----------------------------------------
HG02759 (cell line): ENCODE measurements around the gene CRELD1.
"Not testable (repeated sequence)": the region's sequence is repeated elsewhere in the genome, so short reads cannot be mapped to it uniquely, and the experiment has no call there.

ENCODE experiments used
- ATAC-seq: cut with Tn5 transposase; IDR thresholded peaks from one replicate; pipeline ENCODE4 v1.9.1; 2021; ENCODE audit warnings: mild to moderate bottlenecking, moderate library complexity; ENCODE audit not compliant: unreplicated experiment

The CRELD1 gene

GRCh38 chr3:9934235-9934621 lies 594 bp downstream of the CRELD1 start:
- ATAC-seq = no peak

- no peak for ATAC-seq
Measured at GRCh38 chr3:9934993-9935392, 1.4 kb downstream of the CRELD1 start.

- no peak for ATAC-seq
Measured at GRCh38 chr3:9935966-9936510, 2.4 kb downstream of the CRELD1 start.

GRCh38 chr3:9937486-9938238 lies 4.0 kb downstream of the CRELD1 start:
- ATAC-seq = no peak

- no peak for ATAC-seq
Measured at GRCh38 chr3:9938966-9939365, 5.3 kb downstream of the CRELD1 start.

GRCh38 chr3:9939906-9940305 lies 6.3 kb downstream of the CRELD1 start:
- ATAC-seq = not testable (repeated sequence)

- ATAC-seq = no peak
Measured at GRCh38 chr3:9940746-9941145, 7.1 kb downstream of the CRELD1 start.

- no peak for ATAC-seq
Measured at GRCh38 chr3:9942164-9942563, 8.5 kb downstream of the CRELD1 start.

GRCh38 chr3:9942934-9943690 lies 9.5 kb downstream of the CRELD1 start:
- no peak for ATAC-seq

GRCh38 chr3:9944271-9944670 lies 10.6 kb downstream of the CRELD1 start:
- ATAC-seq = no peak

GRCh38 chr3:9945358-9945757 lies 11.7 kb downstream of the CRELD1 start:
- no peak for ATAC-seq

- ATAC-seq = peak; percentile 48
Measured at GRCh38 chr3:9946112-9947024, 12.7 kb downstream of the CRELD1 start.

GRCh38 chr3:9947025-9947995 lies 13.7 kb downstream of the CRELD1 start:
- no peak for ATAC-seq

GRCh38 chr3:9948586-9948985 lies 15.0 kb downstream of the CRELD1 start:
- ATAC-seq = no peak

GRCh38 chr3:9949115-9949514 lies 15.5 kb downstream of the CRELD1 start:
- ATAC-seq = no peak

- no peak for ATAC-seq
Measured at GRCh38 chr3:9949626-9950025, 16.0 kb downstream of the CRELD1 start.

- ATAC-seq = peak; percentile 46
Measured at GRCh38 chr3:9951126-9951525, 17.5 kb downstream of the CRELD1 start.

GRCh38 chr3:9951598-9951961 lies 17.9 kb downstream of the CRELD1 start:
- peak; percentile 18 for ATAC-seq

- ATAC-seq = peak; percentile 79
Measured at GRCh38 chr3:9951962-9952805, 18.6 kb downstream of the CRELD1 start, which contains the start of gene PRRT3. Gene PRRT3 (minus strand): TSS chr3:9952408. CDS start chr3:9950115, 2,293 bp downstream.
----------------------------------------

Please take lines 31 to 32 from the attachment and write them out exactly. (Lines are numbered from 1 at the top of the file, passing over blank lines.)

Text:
- no peak for ATAC-seq

GRCh38 chr3:9948586-9948985 lies 15.0 kb downstream of the CRELD1 start: